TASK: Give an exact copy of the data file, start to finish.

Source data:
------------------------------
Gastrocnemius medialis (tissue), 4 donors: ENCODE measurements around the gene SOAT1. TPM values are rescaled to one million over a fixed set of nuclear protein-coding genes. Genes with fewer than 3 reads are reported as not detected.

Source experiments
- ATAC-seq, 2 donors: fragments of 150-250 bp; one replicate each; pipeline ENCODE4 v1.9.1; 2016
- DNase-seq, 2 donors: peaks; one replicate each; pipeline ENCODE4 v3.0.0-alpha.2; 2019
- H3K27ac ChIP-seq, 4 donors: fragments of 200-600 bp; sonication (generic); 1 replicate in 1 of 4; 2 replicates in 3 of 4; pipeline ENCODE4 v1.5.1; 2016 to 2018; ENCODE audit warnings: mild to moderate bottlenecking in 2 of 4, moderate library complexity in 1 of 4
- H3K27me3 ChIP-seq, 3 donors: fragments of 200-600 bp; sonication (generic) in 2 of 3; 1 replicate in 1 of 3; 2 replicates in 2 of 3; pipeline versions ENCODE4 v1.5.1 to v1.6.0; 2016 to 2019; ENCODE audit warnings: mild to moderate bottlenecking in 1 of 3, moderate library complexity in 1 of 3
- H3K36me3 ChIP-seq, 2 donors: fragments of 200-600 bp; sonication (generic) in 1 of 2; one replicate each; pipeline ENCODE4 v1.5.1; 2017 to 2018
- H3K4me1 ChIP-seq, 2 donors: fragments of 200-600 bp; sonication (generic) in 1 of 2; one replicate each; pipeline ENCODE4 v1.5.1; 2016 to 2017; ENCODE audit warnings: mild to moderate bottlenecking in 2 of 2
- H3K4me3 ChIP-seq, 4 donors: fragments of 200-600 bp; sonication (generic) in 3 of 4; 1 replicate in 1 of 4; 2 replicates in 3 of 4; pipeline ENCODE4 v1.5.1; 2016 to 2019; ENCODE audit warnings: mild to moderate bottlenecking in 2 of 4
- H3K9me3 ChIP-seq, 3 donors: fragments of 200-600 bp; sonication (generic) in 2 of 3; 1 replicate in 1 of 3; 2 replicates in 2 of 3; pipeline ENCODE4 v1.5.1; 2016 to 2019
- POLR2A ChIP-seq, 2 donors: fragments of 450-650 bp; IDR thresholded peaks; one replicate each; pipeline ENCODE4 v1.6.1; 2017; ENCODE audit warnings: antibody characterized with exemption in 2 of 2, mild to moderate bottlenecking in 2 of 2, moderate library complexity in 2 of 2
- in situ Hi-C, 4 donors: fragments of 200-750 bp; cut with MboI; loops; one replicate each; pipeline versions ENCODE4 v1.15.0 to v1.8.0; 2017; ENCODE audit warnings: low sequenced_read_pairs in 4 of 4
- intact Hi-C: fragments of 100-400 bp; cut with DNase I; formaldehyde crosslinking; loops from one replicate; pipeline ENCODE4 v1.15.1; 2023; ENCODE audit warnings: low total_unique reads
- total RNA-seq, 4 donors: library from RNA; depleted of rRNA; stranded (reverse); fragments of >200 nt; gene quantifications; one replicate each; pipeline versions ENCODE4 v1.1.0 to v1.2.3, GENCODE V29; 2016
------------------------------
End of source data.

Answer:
Gastrocnemius medialis (tissue), 4 donors: ENCODE measurements around the gene SOAT1. TPM values are rescaled to one million over a fixed set of nuclear protein-coding genes. Genes with fewer than 3 reads are reported as not detected.

Source experiments
- ATAC-seq, 2 donors: fragments of 150-250 bp; one replicate each; pipeline ENCODE4 v1.9.1; 2016
- DNase-seq, 2 donors: peaks; one replicate each; pipeline ENCODE4 v3.0.0-alpha.2; 2019
- H3K27ac ChIP-seq, 4 donors: fragments of 200-600 bp; sonication (generic); 1 replicate in 1 of 4; 2 replicates in 3 of 4; pipeline ENCODE4 v1.5.1; 2016 to 2018; ENCODE audit warnings: mild to moderate bottlenecking in 2 of 4, moderate library complexity in 1 of 4
- H3K27me3 ChIP-seq, 3 donors: fragments of 200-600 bp; sonication (generic) in 2 of 3; 1 replicate in 1 of 3; 2 replicates in 2 of 3; pipeline versions ENCODE4 v1.5.1 to v1.6.0; 2016 to 2019; ENCODE audit warnings: mild to moderate bottlenecking in 1 of 3, moderate library complexity in 1 of 3
- H3K36me3 ChIP-seq, 2 donors: fragments of 200-600 bp; sonication (generic) in 1 of 2; one replicate each; pipeline ENCODE4 v1.5.1; 2017 to 2018
- H3K4me1 ChIP-seq, 2 donors: fragments of 200-600 bp; sonication (generic) in 1 of 2; one replicate each; pipeline ENCODE4 v1.5.1; 2016 to 2017; ENCODE audit warnings: mild to moderate bottlenecking in 2 of 2
- H3K4me3 ChIP-seq, 4 donors: fragments of 200-600 bp; sonication (generic) in 3 of 4; 1 replicate in 1 of 4; 2 replicates in 3 of 4; pipeline ENCODE4 v1.5.1; 2016 to 2019; ENCODE audit warnings: mild to moderate bottlenecking in 2 of 4
- H3K9me3 ChIP-seq, 3 donors: fragments of 200-600 bp; sonication (generic) in 2 of 3; 1 replicate in 1 of 3; 2 replicates in 2 of 3; pipeline ENCODE4 v1.5.1; 2016 to 2019
- POLR2A ChIP-seq, 2 donors: fragments of 450-650 bp; IDR thresholded peaks; one replicate each; pipeline ENCODE4 v1.6.1; 2017; ENCODE audit warnings: antibody characterized with exemption in 2 of 2, mild to moderate bottlenecking in 2 of 2, moderate library complexity in 2 of 2
- in situ Hi-C, 4 donors: fragments of 200-750 bp; cut with MboI; loops; one replicate each; pipeline versions ENCODE4 v1.15.0 to v1.8.0; 2017; ENCODE audit warnings: low sequenced_read_pairs in 4 of 4
- intact Hi-C: fragments of 100-400 bp; cut with DNase I; formaldehyde crosslinking; loops from one replicate; pipeline ENCODE4 v1.15.1; 2023; ENCODE audit warnings: low total_unique reads
- total RNA-seq, 4 donors: library from RNA; depleted of rRNA; stranded (reverse); fragments of >200 nt; gene quantifications; one replicate each; pipeline versions ENCODE4 v1.1.0 to v1.2.3, GENCODE V29; 2016